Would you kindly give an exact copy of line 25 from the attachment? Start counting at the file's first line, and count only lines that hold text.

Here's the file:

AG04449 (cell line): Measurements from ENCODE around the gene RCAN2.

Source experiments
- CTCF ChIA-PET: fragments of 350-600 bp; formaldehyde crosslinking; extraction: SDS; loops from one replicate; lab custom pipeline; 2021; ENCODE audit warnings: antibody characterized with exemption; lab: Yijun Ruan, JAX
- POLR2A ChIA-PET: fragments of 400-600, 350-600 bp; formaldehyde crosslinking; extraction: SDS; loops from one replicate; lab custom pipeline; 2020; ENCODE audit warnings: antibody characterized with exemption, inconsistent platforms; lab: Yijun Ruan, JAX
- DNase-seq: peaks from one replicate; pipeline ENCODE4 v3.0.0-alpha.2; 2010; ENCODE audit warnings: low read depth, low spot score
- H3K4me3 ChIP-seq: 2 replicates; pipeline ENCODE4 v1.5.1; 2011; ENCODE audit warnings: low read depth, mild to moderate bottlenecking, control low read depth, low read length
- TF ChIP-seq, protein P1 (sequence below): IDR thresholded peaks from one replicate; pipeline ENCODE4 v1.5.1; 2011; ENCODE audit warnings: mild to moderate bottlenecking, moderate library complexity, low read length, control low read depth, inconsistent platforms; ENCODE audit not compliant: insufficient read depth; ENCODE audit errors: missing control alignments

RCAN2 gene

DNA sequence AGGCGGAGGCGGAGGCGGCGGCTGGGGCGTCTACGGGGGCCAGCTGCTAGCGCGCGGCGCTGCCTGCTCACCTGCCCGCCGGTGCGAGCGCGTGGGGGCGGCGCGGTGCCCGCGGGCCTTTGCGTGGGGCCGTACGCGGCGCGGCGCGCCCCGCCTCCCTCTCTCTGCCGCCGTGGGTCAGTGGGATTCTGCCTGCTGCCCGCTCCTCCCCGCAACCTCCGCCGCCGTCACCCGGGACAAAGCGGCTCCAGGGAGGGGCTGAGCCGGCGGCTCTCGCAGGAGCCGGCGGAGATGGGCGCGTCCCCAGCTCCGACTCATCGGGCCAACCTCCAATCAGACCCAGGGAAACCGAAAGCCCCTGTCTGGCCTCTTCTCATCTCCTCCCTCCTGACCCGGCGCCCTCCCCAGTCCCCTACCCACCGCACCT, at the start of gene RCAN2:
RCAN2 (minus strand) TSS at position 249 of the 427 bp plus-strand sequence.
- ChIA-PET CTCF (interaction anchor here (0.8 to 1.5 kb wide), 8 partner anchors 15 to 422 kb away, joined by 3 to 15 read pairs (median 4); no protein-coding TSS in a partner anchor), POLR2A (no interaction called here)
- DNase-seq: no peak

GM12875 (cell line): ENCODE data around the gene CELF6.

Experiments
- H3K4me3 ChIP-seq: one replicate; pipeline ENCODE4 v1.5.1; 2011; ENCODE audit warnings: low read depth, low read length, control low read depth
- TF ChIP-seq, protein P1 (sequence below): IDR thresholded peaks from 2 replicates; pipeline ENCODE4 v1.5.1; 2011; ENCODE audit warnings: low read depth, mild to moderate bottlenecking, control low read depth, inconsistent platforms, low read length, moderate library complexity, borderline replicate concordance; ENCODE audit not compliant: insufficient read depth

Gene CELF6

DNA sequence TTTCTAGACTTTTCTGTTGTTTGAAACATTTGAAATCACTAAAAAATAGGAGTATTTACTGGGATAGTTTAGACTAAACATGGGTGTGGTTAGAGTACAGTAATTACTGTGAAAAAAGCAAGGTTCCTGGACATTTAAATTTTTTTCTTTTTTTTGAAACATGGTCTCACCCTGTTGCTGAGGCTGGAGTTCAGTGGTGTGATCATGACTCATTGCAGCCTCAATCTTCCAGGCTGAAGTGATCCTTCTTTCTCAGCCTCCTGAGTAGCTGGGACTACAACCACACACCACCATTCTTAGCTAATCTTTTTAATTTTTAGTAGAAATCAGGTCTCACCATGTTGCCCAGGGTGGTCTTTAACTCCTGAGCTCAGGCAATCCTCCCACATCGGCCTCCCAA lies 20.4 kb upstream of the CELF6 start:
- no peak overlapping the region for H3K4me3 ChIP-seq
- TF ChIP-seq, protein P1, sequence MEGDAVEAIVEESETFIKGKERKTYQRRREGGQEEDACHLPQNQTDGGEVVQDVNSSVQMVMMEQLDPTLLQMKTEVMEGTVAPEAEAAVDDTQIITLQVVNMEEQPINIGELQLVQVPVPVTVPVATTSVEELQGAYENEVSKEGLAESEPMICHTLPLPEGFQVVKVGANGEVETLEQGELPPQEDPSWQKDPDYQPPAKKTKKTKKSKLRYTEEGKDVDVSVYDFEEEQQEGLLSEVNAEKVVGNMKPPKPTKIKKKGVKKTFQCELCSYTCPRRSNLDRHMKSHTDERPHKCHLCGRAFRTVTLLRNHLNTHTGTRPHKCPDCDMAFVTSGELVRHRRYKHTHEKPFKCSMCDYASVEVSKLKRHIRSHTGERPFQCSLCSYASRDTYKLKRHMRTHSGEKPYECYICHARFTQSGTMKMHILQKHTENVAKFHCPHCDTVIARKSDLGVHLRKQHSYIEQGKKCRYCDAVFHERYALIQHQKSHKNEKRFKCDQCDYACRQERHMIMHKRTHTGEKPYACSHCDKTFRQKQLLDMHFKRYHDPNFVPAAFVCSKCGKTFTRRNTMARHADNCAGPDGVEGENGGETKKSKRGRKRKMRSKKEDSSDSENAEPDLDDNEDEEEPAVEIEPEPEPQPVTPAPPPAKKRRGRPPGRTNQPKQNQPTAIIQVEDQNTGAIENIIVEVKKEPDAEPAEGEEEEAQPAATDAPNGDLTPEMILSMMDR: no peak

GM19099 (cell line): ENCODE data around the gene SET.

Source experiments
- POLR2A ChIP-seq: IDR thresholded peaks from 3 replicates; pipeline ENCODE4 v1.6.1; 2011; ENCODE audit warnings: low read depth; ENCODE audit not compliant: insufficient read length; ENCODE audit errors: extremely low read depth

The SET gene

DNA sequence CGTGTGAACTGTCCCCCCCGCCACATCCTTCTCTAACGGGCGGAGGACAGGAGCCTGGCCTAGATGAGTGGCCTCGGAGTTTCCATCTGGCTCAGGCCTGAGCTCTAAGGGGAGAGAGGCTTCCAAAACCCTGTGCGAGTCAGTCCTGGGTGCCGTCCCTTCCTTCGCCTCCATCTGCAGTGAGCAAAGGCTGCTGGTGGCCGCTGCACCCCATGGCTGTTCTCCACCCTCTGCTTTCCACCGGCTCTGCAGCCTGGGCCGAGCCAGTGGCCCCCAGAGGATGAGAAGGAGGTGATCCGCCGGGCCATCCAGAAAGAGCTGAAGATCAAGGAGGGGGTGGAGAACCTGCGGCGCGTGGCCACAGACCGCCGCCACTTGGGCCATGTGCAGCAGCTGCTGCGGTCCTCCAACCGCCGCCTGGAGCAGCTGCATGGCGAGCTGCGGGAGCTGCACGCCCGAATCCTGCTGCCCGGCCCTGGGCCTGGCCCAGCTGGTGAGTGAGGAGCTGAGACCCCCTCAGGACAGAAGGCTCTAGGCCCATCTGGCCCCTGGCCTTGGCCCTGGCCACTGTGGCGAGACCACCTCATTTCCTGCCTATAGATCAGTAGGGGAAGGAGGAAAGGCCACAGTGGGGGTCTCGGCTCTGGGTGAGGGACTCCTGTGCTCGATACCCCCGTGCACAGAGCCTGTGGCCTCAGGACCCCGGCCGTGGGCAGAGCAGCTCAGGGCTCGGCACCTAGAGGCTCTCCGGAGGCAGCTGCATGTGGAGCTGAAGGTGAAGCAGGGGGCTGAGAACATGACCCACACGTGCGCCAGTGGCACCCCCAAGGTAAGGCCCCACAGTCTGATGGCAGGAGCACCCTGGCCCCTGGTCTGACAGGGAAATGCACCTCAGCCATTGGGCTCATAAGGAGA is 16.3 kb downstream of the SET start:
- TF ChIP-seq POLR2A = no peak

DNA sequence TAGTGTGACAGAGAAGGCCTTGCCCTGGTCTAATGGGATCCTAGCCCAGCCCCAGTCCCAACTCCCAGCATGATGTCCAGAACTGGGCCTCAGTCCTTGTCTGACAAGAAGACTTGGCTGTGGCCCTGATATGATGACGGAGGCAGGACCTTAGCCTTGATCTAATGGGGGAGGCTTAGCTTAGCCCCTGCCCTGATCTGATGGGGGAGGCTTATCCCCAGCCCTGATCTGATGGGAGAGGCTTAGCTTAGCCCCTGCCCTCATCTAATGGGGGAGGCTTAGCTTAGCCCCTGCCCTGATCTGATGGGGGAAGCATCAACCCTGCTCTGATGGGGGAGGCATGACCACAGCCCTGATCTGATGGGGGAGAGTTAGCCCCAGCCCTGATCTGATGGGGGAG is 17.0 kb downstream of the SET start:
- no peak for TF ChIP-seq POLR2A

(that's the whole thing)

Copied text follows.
DNA sequence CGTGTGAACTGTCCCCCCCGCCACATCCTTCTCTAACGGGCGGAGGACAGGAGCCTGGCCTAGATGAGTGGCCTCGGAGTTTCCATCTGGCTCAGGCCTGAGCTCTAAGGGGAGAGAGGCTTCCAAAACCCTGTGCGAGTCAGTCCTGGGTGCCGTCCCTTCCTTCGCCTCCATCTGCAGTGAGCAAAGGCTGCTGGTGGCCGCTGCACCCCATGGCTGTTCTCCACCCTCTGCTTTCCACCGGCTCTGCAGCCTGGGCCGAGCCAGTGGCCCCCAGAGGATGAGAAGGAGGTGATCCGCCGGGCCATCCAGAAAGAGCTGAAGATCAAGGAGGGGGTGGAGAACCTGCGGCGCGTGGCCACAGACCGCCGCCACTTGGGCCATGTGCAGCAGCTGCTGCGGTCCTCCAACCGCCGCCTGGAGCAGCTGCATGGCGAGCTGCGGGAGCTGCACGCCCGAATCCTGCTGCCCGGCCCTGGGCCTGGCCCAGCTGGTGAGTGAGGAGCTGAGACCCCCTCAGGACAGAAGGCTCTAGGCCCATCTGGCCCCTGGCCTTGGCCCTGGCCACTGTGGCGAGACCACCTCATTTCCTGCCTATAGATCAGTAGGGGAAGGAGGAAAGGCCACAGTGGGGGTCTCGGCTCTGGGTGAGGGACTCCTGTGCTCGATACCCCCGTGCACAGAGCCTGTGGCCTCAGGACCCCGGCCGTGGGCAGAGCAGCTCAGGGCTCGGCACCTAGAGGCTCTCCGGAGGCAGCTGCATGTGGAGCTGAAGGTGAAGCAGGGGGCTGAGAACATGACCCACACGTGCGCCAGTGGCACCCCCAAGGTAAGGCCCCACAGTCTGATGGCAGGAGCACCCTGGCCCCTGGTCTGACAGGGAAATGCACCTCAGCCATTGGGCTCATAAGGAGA is 16.3 kb downstream of the SET start: